The theory of established-outsider relations also has potential for a deeper sociological understanding of the dynamics of multiculturalism and racism, especially in the current context of increasing international migration and mixtures of cultural identities within nation-states (Wacquant, 1997). As social interaction becomes increasingly organized around computers and the Internet, the sociological understanding of this development will benefit enormously from seeing it as a particular social figuration based on changing patterns and lengthening chains of interdependency. Computer-mediated communication and social interaction can thus be seen as exercising a particular kind of civilizing, and decivilizing, effect, constructing a corresponding ‘net habitus’ among increasing numbers of people around the globe. As a set of sensitizing concepts, then, Elias’ ideas have been exercising a gradually widening influence on contemporary sociological theory and research. Like Foucault, with whom he is often compared (Burkitt, 1993; Dean, 1994; Ogburn, 1995; Smith, 1999; van Krieken, 1990), more and more sociologists and social theorists are finding that Elias is ‘good to think with.’
Elias himself would not have used the term ‘radical,’ but it may be the best way to describe his approach to sociology. At a time when most sociologists turned away from history and poured scorn on the dangers of evolutionism, he insisted on placing historical analysis and a concern with directional social development at the centre of sociological thought. He maintained a linkage between sociology and other human sciences such as psychology and history while the discipline became increasingly isolated and fragmented. He argued for the importance of transcending the boundaries of nation-states and thinking in terms of ‘humanity as a whole’ well before social scientists started using the term ‘globalization.’ His conceptualization of history in terms of long-term processes subjects, arguably more effectively than any of the existing critiques, the self-assessment of ‘modernity’ itself to critical analysis. This also means that he did not accept the notion that we have entered a ‘postmodern’ period; indeed, he preferred to describe us today as ‘late barbarians’ (1988: 190) living at the closing of the Middle Ages. Like Bruno Latour (1993), Elias felt that ‘we have never been modern,’ let alone become postmodern.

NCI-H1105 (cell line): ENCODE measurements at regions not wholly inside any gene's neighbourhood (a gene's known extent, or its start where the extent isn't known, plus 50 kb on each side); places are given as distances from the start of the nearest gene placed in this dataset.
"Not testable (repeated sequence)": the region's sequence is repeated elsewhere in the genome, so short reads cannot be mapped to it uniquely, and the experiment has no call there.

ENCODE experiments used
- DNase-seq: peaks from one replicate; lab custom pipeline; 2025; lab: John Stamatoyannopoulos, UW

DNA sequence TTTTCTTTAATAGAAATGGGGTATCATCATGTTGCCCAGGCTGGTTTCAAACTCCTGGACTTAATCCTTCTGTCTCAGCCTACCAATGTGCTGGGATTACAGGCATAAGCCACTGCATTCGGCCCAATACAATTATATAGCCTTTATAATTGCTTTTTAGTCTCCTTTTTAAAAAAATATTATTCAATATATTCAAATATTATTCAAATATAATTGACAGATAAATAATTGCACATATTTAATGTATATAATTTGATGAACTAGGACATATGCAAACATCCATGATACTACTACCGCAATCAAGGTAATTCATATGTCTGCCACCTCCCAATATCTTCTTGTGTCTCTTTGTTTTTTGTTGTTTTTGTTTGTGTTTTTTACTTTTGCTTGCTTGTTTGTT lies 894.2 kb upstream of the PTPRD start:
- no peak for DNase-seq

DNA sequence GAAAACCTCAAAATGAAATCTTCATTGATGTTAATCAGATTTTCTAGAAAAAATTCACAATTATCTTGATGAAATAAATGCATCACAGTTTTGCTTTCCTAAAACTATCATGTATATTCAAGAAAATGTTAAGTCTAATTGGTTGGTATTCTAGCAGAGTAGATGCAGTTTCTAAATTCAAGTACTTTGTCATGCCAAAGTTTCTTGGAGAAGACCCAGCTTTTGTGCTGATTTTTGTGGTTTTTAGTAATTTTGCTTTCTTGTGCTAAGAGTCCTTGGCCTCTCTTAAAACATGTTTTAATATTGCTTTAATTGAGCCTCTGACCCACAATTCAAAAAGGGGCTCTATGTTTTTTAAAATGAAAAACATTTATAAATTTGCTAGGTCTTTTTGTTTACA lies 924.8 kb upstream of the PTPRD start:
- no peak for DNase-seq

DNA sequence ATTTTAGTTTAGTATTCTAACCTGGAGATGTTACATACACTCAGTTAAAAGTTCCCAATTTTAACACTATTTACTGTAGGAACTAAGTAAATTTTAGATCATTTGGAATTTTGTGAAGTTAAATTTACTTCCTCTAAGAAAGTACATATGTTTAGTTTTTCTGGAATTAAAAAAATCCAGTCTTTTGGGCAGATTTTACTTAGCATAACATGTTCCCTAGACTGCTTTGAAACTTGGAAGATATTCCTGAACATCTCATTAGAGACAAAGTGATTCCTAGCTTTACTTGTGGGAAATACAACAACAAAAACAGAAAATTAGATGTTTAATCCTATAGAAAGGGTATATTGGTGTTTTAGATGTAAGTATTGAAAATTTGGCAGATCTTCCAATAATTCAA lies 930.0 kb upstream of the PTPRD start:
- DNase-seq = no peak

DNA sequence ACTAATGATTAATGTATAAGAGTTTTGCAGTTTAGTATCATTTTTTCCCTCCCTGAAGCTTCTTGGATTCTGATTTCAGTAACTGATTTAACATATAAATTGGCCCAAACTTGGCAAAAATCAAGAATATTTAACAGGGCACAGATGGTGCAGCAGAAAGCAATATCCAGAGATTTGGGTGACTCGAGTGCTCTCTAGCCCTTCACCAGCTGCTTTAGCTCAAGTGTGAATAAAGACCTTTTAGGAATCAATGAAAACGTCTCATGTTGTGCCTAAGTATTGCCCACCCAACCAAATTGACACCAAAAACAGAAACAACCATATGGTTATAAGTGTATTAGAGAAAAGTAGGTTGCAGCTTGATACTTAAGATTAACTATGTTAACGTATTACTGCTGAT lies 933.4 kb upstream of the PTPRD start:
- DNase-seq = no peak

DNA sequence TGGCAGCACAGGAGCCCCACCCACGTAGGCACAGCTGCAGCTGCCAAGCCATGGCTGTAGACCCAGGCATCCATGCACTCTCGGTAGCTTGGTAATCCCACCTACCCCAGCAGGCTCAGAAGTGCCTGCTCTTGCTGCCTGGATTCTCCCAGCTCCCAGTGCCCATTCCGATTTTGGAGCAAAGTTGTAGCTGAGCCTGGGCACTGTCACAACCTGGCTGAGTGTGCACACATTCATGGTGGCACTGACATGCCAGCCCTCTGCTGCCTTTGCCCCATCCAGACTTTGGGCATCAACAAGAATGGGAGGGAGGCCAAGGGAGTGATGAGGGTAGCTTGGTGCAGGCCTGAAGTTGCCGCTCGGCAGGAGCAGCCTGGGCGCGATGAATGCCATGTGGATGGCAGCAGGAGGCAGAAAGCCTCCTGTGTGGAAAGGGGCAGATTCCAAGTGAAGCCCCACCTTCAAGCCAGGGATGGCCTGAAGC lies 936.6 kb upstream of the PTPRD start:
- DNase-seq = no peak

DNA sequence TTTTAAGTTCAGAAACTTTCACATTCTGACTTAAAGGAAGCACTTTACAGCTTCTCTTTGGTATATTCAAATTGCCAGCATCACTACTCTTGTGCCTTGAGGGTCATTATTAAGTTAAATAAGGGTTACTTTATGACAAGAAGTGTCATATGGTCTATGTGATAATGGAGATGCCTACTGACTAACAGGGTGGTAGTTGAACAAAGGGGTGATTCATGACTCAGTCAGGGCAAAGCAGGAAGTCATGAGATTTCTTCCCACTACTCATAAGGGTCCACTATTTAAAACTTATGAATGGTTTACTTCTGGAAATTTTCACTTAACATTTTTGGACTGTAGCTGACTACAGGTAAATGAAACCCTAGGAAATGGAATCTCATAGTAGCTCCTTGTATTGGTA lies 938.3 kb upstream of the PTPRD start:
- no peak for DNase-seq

The overarching theme of Elias’ sociology was the question of human barbarism and its relation to whatever we might wish to call civilization. Alvin Gouldner once complained about Elias’ work that violence had not been eliminated in contemporary civilizations, it had simply been transformed from explicit ferocity to ‘passionless, impersonal callousness, in which more persons than ever before in history are now killed or mutilated with the flick of a switch … where killing occurs without personal rancour and the massacre of nations may be ordered without a frown’ (1981: 418). This was, however, exactly the point Elias was trying to address: how to understand such a development and, more importantly, to develop a sense of what it was about the way our social relations are ordered, and have developed in the long term, which may make it possible to move beyond the mere ‘civilization’ of barbarism to its genuine elimination. His theory of civilizing processes was above all concerned with the problem of when and how civilization takes place, an analysis of the extent to which we have come to treat each other more humanely, precisely in order to identify how we might continue such a change into the future and live with each other with neither ferocity nor callousness.